Are there any internal disputes?
Effective use of the six thinking hats leads to a plethora of benefits. They foster the growth of organizations and enable them to tackle any situation head-on in the best way possible. The proper utilization of these hats leads to:
Overall, the six thinking hats enable a team to go beyond the usual, see things from various perspectives and come to an informed decision or solution.
Understanding what they are and what one can gain from them is very important. The “what” has been thoroughly discussed. Now let’s look at the “how” and ponder over an ideal scenario in which the six thinking hats work together.
The ideal meeting would start with the blue hat, which decides the flow of the meeting and ensures that everyone sticks to it.
Once the meeting begins, each hat is given a turn, and everyone speaks from the perspective of that hat. If green hat thinking is taking place, the blue hat will ensure that no views from other hats, such as emotions from the red hat, are included.
It’s important to note that the six hats are a tool that can be used to analyze situations and come to unbiased and informed solutions. As such, the hats can be used in any order; sometimes, not all hats need to be used. It depends on what the team is trying to achieve through the discussion.
To fully comprehend the extent to which the hats are an excellent tool for finding a solution, let’s look at a six thinking hats example.
The Hypothetical Problem
A restaurant has a growing number of complaints from their customers who are ordering online. The delivery of their food is taking too long.
A team of ten people must figure out a solution to this problem. As far as everyone is concerned on an individual level, they’re doing nothing wrong.
The Process – Using the Six Thinking Hats
The manager at the restaurant calls the team in for an exercise using the six thinking hats. She introduces the concept to the team and then separates them into groups of five. She creates variety in the groups by mixing everyone, so different thought processes work together.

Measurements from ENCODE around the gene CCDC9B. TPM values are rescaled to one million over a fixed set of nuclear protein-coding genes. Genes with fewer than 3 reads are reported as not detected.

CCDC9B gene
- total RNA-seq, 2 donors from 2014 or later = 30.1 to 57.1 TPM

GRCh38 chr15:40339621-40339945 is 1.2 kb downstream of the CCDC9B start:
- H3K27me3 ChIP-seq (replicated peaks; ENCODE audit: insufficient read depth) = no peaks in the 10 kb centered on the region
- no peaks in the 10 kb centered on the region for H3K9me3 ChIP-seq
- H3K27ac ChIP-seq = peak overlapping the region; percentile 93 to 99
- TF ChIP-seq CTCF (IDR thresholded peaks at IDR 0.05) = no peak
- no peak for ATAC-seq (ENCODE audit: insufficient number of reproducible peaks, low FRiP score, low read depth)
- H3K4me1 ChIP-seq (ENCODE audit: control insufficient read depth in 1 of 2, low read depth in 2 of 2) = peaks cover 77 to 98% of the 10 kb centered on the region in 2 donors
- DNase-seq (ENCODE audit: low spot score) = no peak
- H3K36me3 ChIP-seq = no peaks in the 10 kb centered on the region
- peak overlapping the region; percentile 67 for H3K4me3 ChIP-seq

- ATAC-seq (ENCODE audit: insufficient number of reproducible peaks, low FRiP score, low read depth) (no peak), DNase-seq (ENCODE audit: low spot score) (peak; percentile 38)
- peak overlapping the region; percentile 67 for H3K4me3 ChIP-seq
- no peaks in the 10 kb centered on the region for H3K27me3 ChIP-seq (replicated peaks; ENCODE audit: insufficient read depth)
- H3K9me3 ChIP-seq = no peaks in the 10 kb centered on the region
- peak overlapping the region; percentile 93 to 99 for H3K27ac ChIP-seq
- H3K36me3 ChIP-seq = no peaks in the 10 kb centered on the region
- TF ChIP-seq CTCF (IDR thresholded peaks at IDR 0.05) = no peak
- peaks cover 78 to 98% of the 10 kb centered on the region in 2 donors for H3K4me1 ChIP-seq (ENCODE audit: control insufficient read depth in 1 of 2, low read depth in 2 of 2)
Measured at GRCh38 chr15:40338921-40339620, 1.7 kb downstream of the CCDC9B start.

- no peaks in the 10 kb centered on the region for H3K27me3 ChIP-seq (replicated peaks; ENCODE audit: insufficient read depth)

Each group then takes part in 15-20 mins rounds per hat where they discuss their ideas, put them up on a board and try to see the problem from every possible angle. The rounds are facilitated by the manager, who guides the teams and answers any queries.
Once all the rounds have taken place, and everyone has shared their points of view in the groups, the manager brings everyone together. She then places all the questions and answers on a board in front of everyone after everyone has shared their thoughts and points of view. This allows all team members to fully understand the problem and its potential solutions.
The six thinking hats are an excellent way to include everyone and understand the whole picture. After all the discussions, meetings and analyses, the culmination should be a new way forward. The method should provide all the information one needs to effectively understand and tackle a problem.
Harappa’s Champion Creativity pathway will help you take the next steps you need to approach problems creatively. The pathway will allow you to think bigger, embrace obstacles and challenges, explore uncharted territories and unleash your inner creativity as you encounter new situations every day.